A veteran, senior citizen and child share one connective thread between them. They’ve all felt the pain of hunger in America. Their stories are among the many that a one week traveling exhibit highlights to inspire activism to end hunger.
“This is Hunger” arrived in Denver on Sept. 24. Parked outside Temple Emanuel synagogue, the interactive exhibit combined audio with projected images to turn the daily struggle to feed oneself into a visceral experience.
“Overwhelmingly, we don’t talk about it. The number of people who come in here just in the last two months that I’ve been on the job, look genuinely shocked and go, ‘Oh, but it’s not that bad in my community, it’s not really one in eight here,” said Jackie Schicker, one of the exhibit’s facilitators. “Most of the places we’ve been, it’s one in seven here, one in six here.”
Seated in front of a large wooden table, attendees waited in silence as the lights dimmed till the room became pitch black. Twenty plates are projected from the ceiling onto the table, all arranged so that each seat had one plate in front of it. Slowly, one by one, they disappeared until only one plate was left. Somber music filled the trailer the exhibit is housed in, while photos of people who endure hunger are projected at each end of the table. Their voices filled the room, sharing their experiences with visitors.
Food insecurity affects 42.2 million Americans, which translates to a little over one in eight. Seniors are especially hit hard, with one in seven living in poverty. Veterans are also victims of food insecurity, affecting as many as one in four who served in Afghanistan and Iraq.
Schicker said it is insane how many people go hungry.
“It’s not that we don’t have food, it’s not that we don’t have the logistics to feed the hungry in America, it’s that we lack the political will to do so,” Schicker said. One of the infographics projected on the walls showed that charity alone is a not a sustainable solution to the problem.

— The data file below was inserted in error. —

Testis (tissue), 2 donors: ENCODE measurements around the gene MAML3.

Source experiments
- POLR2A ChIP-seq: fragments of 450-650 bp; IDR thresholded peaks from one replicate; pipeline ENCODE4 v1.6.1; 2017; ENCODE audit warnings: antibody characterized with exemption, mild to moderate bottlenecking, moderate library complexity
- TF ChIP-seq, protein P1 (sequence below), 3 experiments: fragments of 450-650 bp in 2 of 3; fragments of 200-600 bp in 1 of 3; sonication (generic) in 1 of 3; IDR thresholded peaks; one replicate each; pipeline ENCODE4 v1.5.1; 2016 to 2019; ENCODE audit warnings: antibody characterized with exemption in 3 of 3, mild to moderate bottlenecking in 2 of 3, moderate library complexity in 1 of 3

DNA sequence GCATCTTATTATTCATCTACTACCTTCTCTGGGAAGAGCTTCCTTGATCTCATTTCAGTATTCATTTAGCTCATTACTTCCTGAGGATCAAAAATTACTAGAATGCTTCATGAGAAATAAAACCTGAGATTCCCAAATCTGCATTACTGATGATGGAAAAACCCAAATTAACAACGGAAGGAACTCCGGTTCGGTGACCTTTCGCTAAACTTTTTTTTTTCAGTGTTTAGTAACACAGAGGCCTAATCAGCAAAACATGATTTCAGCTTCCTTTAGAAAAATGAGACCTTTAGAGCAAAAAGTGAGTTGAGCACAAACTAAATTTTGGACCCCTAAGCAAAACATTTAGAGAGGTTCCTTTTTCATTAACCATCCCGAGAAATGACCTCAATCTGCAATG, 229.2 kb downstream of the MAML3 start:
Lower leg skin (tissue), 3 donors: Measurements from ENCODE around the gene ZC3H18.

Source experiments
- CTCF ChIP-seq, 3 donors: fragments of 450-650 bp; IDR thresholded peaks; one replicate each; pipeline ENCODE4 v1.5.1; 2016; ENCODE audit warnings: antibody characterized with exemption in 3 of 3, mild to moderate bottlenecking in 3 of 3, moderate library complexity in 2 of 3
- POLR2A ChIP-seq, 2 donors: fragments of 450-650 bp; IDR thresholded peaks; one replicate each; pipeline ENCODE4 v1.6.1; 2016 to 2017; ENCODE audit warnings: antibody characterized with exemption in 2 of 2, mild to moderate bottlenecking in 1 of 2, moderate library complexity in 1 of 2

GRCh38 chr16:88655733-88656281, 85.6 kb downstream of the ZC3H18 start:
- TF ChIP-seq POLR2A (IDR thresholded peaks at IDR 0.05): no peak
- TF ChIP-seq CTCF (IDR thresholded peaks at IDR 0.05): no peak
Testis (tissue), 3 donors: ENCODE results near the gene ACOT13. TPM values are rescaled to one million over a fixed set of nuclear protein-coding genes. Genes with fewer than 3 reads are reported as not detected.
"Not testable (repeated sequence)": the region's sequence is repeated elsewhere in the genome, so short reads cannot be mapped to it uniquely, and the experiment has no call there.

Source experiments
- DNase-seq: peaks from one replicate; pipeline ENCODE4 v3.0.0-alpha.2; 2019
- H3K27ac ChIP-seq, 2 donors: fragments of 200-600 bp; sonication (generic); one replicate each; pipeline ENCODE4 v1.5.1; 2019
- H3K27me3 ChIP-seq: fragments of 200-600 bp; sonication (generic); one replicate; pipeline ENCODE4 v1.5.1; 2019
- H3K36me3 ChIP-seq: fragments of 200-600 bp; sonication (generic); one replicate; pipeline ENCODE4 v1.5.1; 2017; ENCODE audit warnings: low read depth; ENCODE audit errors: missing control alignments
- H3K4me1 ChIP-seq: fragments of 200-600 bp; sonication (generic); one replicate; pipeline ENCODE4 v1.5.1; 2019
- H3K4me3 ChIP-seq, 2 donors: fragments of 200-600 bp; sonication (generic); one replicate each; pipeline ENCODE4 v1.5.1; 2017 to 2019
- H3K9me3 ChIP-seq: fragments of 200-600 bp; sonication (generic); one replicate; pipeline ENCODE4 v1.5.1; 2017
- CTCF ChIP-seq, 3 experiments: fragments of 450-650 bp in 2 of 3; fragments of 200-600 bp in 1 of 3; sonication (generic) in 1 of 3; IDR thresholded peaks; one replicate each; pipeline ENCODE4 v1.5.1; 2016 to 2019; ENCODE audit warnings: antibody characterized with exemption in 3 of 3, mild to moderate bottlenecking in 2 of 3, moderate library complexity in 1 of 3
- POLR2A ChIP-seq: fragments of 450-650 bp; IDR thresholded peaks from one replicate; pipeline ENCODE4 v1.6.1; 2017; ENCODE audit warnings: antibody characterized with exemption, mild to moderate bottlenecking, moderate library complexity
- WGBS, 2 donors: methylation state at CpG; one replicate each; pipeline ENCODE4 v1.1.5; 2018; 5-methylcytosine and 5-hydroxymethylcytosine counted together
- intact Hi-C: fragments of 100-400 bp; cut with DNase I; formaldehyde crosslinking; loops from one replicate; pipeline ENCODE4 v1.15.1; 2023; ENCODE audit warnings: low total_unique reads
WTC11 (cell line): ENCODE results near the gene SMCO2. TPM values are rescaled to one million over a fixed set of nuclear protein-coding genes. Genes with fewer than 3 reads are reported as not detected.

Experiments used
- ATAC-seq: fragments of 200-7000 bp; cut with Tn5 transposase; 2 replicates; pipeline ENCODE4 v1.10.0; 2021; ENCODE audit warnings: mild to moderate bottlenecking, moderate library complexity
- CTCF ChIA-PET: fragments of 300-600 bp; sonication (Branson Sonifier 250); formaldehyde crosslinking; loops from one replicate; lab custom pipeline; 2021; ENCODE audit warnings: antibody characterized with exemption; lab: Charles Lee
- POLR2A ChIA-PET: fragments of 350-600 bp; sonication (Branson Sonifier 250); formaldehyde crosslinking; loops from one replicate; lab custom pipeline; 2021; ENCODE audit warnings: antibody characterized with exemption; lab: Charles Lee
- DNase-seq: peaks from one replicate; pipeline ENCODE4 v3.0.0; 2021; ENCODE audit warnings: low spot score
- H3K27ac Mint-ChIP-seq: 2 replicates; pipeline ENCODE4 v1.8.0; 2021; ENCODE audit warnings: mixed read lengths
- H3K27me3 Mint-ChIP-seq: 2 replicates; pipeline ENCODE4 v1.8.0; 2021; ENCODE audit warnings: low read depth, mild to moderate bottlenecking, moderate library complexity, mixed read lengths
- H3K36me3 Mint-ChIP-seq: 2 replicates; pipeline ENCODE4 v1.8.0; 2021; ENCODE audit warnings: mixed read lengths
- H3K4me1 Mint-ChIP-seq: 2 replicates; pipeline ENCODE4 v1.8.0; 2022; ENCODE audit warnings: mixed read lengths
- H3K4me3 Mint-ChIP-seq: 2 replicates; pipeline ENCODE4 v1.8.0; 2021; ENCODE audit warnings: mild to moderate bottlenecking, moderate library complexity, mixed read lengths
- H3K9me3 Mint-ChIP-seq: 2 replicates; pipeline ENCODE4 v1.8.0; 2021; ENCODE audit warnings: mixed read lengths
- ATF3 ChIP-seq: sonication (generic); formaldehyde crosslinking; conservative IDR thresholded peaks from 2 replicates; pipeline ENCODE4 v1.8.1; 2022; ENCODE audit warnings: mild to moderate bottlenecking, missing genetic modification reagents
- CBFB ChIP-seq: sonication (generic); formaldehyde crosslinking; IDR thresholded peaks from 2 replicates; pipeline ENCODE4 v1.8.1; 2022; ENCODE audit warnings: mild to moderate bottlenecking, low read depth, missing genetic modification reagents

The exhibit is organized by Mazon, a nonprofit dedicated to ending hunger in the U.S. and Israel. The advocacy group bills itself as the Jewish response to hunger. “This is hunger” is the group’s front-facing project, however, they also work with legislators in Washington D.C. and around the country in pursuit of their mission. Mazon is the hebrew word for sustenance, and the nonprofit’s roots in the Jewish community are deep. The exhibit relies on local synagogues for a place to set up.
The exhibit itself has traveled through 26 states, with Denver being it’s 48th stop. The tour plans to make a total of 75 stops, ending in February 2018. Typically, “This is hunger” stays in a given location for about five to seven days before moving on. The tour reaches about one thousand people a month. The tour’s objective is to raise awareness among the public regarding hunger. Mazon’s stance is that hunger in the U.S. could be ended if the political will existed.
“Most of us have been affected by hunger in our lifetimes, whether it’s ourselves personally, or someone we know. A work colleague, friend. It was more like seeing a neighbor, a community member, which is what I think the exhibit did very well,” said Sarah Lawless, one of the attendees of the exhibit.
For Rabbi Steven Kaye, “This is hunger” was a striking reminder that veterans are also faced with food insecurity. Kaye lives in Colorado Springs and sees the high concentration of veterans in the area.
“In my congregation, through a program called Sharing and Caring, we provide for food for vets and other people. Even those who are active military often don’t have enough money to support them and their families. Those who are vets who may not be gainfully employed don’t have enough money for them and their families,” Kaye said.
Nearly 133 billion pounds of food went uneaten in 2010. Total food production in the United States is 430 billion pounds. That represents a 31 percent loss. Scarcity is not a problem for U.S. food stores. Mazon argues that the issue is access. Food deserts in the middle of large urban centers is proof of that.
To food activists like Schicker and the others who work at Mazon, those numbers lead to the main takeaway from exhibits like “This is Hunger.”
It can happen to anyone.